Dont copy a paste text as response just hit response button (the chat box icon on the bottom left). But Seems like a lot was maybe out of your control, sorry you went through all that man. I came out of a tuff situation that lasted a long time, and wont even tell my kids about it bc its truly disgusting but a few questions for you:
What do you put on the resume if you have no experience?
How have you been trying to network?
Are you setting up calls?
Are you in NYC so you can meet with people?
How many people do you reach out to a day?
In regards to being a financial advisor - I would almost do corp dev work / financial analyst at a business you like then lateral. People leave IB all the time bc the hours or they go into PE / VC type stuff. You can also call banks that are small and if they answer the phone thats typically a good sign. I am recruiting rn and still have been able to get interviews, all through cold reach outs, and I consider myself super lucky based on some of the stuff I read on here / the current market is ruff, I also work all night though (not a humble brag just a characteristic) I think if you answer the questions above that will be able to guide you. You will land a job if you want it bad enough, i believe in you.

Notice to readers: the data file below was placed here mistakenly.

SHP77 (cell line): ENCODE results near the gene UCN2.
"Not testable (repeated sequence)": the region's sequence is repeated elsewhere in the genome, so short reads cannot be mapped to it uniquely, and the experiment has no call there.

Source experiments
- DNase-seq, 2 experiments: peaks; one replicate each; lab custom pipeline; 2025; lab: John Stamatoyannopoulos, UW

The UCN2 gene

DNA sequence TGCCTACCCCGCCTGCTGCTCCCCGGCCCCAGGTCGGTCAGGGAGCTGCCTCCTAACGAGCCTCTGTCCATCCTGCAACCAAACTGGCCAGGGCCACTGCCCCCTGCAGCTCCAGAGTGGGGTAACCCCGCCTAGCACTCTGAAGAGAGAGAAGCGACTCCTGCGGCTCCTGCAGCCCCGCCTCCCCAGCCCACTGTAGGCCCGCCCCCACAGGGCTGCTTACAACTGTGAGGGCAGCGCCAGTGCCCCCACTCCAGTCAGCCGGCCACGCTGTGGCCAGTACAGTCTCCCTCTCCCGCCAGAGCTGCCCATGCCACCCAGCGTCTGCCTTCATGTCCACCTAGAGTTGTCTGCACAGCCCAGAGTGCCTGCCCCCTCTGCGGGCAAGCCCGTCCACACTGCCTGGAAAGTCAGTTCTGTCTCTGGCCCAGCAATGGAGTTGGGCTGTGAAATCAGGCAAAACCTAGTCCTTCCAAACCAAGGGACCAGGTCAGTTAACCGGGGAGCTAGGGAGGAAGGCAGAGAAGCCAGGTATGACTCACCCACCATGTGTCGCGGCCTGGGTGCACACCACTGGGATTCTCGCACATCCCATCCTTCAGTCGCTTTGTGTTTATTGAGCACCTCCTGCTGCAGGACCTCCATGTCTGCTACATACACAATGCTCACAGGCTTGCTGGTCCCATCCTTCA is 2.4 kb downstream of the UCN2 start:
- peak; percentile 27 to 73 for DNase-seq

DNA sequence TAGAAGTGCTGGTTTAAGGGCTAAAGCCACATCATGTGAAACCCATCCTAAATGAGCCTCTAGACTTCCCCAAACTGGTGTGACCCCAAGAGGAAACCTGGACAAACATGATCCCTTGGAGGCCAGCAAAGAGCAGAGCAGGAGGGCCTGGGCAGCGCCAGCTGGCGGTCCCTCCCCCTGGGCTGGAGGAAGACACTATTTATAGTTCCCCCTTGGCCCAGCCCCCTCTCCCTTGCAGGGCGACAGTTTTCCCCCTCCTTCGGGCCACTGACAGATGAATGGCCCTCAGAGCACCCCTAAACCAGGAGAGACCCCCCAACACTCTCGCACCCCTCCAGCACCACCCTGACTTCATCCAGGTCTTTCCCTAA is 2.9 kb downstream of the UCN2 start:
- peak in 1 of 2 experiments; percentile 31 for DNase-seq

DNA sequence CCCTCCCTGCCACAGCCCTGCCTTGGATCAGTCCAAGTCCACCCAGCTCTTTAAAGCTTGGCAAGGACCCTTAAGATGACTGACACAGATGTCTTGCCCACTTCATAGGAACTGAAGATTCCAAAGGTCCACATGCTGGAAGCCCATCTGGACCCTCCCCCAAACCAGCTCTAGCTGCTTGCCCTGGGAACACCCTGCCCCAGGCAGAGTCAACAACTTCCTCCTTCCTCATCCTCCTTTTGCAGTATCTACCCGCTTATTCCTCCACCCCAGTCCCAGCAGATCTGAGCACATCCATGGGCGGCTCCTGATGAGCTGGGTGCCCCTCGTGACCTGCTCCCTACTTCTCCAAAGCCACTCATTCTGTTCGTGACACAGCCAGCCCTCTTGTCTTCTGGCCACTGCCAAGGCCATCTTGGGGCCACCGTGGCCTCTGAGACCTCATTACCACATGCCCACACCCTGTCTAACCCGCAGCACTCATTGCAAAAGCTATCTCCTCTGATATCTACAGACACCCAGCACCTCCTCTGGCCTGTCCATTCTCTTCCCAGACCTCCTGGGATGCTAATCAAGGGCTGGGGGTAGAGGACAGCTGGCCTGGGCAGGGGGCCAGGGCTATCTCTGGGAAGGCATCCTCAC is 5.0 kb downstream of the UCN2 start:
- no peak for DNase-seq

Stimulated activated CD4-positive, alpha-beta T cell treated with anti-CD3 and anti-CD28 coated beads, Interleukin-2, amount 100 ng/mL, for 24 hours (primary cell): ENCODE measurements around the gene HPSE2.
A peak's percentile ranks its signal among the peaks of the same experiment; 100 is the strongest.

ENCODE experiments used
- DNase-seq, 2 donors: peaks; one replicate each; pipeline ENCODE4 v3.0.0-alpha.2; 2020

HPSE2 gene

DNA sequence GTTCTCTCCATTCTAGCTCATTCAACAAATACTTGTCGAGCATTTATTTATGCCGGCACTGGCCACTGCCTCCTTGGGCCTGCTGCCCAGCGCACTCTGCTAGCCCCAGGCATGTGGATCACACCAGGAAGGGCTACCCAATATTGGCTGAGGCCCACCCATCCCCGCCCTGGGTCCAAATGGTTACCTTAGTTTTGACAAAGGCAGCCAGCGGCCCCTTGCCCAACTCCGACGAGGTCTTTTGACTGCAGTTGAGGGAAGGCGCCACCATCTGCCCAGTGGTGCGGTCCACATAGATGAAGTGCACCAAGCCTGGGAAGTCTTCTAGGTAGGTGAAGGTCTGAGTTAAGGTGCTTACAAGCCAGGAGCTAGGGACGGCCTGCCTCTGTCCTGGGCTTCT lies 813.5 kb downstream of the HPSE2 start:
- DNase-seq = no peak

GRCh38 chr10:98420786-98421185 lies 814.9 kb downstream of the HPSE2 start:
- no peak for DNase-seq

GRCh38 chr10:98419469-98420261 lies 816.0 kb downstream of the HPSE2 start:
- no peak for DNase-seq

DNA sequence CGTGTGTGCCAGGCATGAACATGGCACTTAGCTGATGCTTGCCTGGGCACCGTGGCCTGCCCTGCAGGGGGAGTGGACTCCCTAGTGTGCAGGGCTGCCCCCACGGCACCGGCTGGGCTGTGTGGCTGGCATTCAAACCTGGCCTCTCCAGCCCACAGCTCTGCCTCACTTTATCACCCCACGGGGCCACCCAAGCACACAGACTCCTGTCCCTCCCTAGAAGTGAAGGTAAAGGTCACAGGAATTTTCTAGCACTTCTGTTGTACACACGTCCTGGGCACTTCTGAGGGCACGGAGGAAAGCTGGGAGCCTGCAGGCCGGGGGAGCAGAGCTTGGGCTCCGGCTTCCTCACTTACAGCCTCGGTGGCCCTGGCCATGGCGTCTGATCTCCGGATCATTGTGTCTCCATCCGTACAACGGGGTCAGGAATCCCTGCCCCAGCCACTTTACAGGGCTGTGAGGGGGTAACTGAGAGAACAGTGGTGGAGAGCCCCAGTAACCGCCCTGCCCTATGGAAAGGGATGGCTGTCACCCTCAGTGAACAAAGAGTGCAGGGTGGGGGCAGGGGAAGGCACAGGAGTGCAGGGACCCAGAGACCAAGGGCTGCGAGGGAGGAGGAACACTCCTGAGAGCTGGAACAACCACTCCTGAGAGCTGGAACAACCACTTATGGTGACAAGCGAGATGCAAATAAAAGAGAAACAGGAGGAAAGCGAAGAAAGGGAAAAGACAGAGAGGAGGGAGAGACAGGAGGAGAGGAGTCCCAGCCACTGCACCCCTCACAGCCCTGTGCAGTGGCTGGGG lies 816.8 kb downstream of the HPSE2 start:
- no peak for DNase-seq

Let me put it this way as I am a good search engine looking for work, not any trouble. Daniel Loeb wasn't an analyst until he was 29-45 years old. He turned out just fine.